Guest Column | October 28, 2019

Reversing The Villain Du Jour Image Of The Pharmaceutical Industry

By Charles Oo, PharmD, Ph.D.

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In the healthcare system, especially with the current opioid crisis responsible for the deaths of tens and thousands of Americans, the pharmaceutical industry has been largely villainized as greedy mongers apathetic toward human suffering. This is in sharp contrast to the initial perception, not too long ago, as an industry that delivers life-saving medications for a multitude of human diseases. Regrettably, such a sacrosanct notion of the industry is not sustained, despite that a substantial number of diseases are now treatable with modern medicines. Keeping in pace with more sedentary lifestyles and longer life spans, which herald in more modern diseases, will be a challenge. Unfortunately, until hitherto, the pharmaceutical industry has not been too successful in this fight.

There are many reasons for the deterioration of the industry’s public image; the most glaring of which is the costs of some prescription drugs. An ethical concern is in the inequality of wealth, where some patients forgo or are inaccessible to needed medications to the detriment of their health, and ultimately to society. In the coming U.S. election, it is anticipated that the assaults on the pharmaceutical industry will be intensified, and the industry will be positioned as a convenient punching bag and scapegoat for the ills of society. This is reminiscent of the remark from President Trump about the cost of prescription drugs, “They are getting away with murder!”  In some ways, this is an inevitable phenomenon in a free-enterprise society, where profit seeking dominates and corporate leaders focus on short-term gains. However, granted that there are bad actors, this broad-brush view is hardly shared by the multitudes of employees working in the pharmaceutical industry. More often than not, their gravitation toward the industry, at least initially, is their desire to alleviate human diseases.

Acknowledging the current denigrated public image and the unfulfilled potential of the pharmaceutical industry is the beginning of possible changes for the better. Numerous healthcare professionals are cognizant of this impasse and are actively working to improve pharmaceutical R&D, delivery chains, and price structures. As this is a chronic and multifaceted problem, multipronged approaches will be necessary. Here, we focus on two of the most fundamental changes that need to occur.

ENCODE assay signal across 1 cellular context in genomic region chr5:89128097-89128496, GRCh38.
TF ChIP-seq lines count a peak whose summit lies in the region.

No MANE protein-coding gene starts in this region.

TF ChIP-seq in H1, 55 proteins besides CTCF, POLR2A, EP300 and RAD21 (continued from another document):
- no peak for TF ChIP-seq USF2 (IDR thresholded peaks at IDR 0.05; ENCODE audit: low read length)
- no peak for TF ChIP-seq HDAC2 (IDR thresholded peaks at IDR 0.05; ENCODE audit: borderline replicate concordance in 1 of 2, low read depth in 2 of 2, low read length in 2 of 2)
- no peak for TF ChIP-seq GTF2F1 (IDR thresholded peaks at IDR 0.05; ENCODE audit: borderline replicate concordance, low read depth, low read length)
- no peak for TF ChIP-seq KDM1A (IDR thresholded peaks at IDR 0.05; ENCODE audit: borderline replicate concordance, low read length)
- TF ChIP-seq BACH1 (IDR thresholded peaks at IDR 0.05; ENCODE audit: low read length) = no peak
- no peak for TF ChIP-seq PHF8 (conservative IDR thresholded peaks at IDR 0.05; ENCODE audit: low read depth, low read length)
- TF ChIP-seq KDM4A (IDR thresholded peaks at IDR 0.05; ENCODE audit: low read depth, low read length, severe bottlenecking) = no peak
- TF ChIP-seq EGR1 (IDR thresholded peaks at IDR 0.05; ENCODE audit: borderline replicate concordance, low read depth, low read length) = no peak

A complete paradigm shift is necessary. In a business roundtable conference held in August 2019, nearly 200 CEOs of the largest corporations in the U.S.A, including those in the pharmaceutical industry, signed a statement to redefine the purpose of corporations: to improve society rather than to maximize profit for their shareholders. In the new declaration, corporations vow to focus on valuing customers, hiring diverse groups and compensating them fairly, and protecting the environment.  This about-turn is abrupt but timely and is essential for ensuring long-term merits and survival of corporations.

Compared to many other corporations, pharmaceutical companies have an even higher moral obligation. The commodities they provide as medicines are rather inflexible to demand and supply needs, and it is unethical to equate monetary terms with disease aftermaths. Morally, there should be a safety net for the poor.  This act is not merely altruistic. With improved communication and cross migration, wealthy societies are hard-pressed to disentangle from indigenous populations without incurring dire consequences to their own.